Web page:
Of course we know that he did eventually publish his work and that it did create a firestorm of controversy, so the actual publication of the work is not in doubt even if the filmmakers have a tendency to make it a point of suspense. However, it is not so much Darwin’s theories that are on display here (although there are some nice animation sequences used to explain the concepts) so much as Darwin the man.

As such, a heavy burden falls upon Bettany to carry the story and he is more than up to the task. Bettany has impressed me over the years with his ability to take on a wide range of roles, from villain to action hero to mild-mannered academic as he is here. He imbues Darwin with a decency and gentleness that humanizes the nearly-mythological figure who often is castigated for being godless. Darwin was far from godless; he was a believer for at least a portion of his life, but his belief system shifted elsewhere.

Connelly is given the difficult task of taking a rigid and inflexible person and making her likable, but she possesses the skills to accomplish just that. This isn’t a glamorous role and Connelly, who is one of the most beautiful women in the world might have easily passed on something like this, but to her credit took it on and conquered it. Emma can be dogmatic at times, but there is no doubt that she possesses a fierce devotion to husband and family. Despite her misgivings, she comes to understand that if her husband doesn’t publish his work, someone else will eventually reach the same conclusions as he (which Alfred Russel Wallace did – it is a letter from that scientist that eventually prodded Darwin into completing his work) and in the end she supports him.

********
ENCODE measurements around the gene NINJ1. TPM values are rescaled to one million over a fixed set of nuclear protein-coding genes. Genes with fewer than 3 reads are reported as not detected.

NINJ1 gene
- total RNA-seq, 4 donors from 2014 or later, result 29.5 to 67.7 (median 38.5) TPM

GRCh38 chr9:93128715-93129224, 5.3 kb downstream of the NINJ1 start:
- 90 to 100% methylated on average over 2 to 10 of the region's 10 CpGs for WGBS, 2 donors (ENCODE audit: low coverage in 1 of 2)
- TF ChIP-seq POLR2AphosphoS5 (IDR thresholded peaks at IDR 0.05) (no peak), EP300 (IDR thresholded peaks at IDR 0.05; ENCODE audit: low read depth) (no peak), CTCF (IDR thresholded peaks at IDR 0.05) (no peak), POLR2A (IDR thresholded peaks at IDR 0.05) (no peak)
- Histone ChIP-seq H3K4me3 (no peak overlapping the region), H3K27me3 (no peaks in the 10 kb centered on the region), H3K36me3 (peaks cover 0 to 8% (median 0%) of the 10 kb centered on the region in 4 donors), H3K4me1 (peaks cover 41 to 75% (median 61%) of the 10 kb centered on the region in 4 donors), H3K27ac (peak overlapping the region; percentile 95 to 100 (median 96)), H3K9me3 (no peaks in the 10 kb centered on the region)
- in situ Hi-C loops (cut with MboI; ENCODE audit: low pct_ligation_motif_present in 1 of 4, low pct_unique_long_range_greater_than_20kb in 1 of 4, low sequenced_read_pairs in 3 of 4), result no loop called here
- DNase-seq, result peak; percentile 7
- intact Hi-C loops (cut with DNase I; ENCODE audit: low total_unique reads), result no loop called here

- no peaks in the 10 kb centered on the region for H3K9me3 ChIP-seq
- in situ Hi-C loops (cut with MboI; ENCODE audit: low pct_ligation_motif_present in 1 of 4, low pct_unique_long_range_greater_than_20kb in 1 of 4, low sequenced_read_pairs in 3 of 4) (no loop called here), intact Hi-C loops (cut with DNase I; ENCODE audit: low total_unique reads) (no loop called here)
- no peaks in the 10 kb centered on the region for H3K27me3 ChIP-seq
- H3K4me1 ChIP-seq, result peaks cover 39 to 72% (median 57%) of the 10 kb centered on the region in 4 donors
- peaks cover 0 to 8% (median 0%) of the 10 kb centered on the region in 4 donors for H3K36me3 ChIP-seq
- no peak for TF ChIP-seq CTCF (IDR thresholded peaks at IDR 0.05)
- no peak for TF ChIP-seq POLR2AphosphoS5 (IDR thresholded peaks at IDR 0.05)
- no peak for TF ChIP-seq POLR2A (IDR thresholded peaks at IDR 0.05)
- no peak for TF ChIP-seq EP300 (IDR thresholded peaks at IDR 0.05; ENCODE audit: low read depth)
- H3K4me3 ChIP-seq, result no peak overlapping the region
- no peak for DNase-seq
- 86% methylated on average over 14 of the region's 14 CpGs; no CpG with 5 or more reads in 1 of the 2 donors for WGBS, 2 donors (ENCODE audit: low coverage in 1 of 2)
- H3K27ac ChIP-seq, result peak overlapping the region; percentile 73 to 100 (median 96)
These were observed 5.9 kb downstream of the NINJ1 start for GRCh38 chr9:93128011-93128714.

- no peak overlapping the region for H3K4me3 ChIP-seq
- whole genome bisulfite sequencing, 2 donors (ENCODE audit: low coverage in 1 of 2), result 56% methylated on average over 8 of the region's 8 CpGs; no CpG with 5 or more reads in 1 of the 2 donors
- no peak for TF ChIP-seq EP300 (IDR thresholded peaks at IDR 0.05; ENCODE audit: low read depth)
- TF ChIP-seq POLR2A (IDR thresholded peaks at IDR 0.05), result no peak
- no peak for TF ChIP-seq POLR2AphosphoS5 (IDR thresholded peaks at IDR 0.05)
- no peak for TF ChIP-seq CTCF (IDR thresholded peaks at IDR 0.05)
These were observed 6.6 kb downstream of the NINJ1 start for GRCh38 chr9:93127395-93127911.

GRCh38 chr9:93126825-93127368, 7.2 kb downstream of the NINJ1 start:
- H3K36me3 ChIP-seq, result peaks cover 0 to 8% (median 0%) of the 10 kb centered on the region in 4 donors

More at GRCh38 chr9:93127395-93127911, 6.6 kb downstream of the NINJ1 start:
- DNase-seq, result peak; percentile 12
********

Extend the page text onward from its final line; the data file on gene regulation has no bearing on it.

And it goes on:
Amiel directs this at a stately pace and if at times it gets a little bit overly-contemplative, that can be forgiven. This isn’t an action film to say the least, and there are some big concepts involved that deserve some conversation.

It is a testament to how Darwin’s work continues to be a source of controversy to the religious right that the film had difficulty in picking up distribution in America, at last falling to Newmarket which had a hit a few years back with Mel Gibson’s The Passion of the Christ. This isn’t going to change your mind about religion or evolution but it might give you some insight as to the man who brought evolution into our collective midst, and the personal demons he had to face down in order to do it. This is the kind of solid film that won’t let you down if you choose to rent it for an evening’s viewing.

WHY RENT THIS: A sober and even-keeled examination of Darwin the man. Bettany and Connelly bring humanity to roles that are difficult at best.

WHY RENT SOMETHING ELSE: Overly slow in places.

FAMILY VALUES: The movie deals with grief as well as religious faith, subject matter which might be difficult for younger folk to follow.

TRIVIAL PURSUIT: The film is based on a biography of Darwin by noted author Randal Keynes, who is Darwin’s great-great-grandson.

NOTABLE DVD EXTRAS: There is a surprising amount. Several featurettes look into the life and times of Darwin, visit his home (which is a museum today) and participate in the debate that Darwin’s work engendered.

BOX OFFICE PERFORMANCE: $896,298 on an unreported production budget; I’m thinking this probably lost a few bucks.

FINAL RATING: 7/10

TOMORROW: Assassination of a High School President